¶ 8 Leave a comment on paragraph 8 0 This approach opened the door to a great deal of fruitful scholarship that married the concerns of cutting-edge humanists and cultural critics with those of legal scholars. Film scholar Jane Gaines, for example, published a book demonstrating how an analysis of intellectual property can illuminate an understanding of films. Law professor James Boyle analyzed trends in copyright law using insights borrowed from Foucault and other continental scholars. Boyle in particular called attention to how the creation-from-nowhere assumptions associated with the concept of authorial genius, what he called the “author-ideology,” had the effect of obscuring the social conditions of creation, leading to questionable legal policies and obscuring various forms of collective cultural and intellectual production. Law professor and anthropologist Rosemary Coombe further elaborated on the problem, granting Boyle’s point but also noting the “double-jointedness” of the idea of authorship in law, the way it can go in multiple, sometimes unpredictable directions; if “author-ideology” generally functions to shift power over culture creation towards, say, Disney or Time Warner, it also can sometimes support, say, Native American groups trying to protect their cultural heritage.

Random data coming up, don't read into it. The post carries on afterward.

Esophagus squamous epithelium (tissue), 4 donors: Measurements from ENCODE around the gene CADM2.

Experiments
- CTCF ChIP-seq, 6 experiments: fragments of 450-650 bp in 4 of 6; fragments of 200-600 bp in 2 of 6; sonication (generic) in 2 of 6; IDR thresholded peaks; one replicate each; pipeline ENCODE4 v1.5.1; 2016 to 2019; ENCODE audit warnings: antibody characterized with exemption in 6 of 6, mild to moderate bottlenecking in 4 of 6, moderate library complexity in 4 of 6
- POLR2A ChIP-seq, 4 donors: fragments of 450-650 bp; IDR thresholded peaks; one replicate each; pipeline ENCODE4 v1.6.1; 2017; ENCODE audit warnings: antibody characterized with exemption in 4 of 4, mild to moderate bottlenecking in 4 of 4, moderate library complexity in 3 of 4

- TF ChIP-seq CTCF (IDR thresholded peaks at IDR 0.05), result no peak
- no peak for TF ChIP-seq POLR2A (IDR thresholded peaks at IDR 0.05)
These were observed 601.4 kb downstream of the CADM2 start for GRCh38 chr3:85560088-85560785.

¶ 9 Leave a comment on paragraph 9 0 While scholars were pursuing these interesting questions, however, the courts and legislatures of the United States, and to a large degree of the world, were pursuing a decidedly less skeptical line of reasoning regarding private property. Under the sway of neoliberal habits of thought, property relations were being extended ever more widely―to water, to highways, to genes, and, in the realm of intellectual property, to software patents, to business models, to the “look and feel” of software, to ever-longer copyright duration―and in the early 1990s this was generally presented as the only logical approach. A task force created by the Clinton administration in 1993 released a White Paper calling for strengthening intellectual property in the face of new digital technologies. In 1994, the United States and European nations succeeded in making intellectual property law an element of the international system of trade in the TRIPS agreement, administered by the WTO. Property in the digital realm was clear, efficient, moral, and―as far as those in power were concerned―inevitable. The principle of “the more property protection the better” seemed inexorable.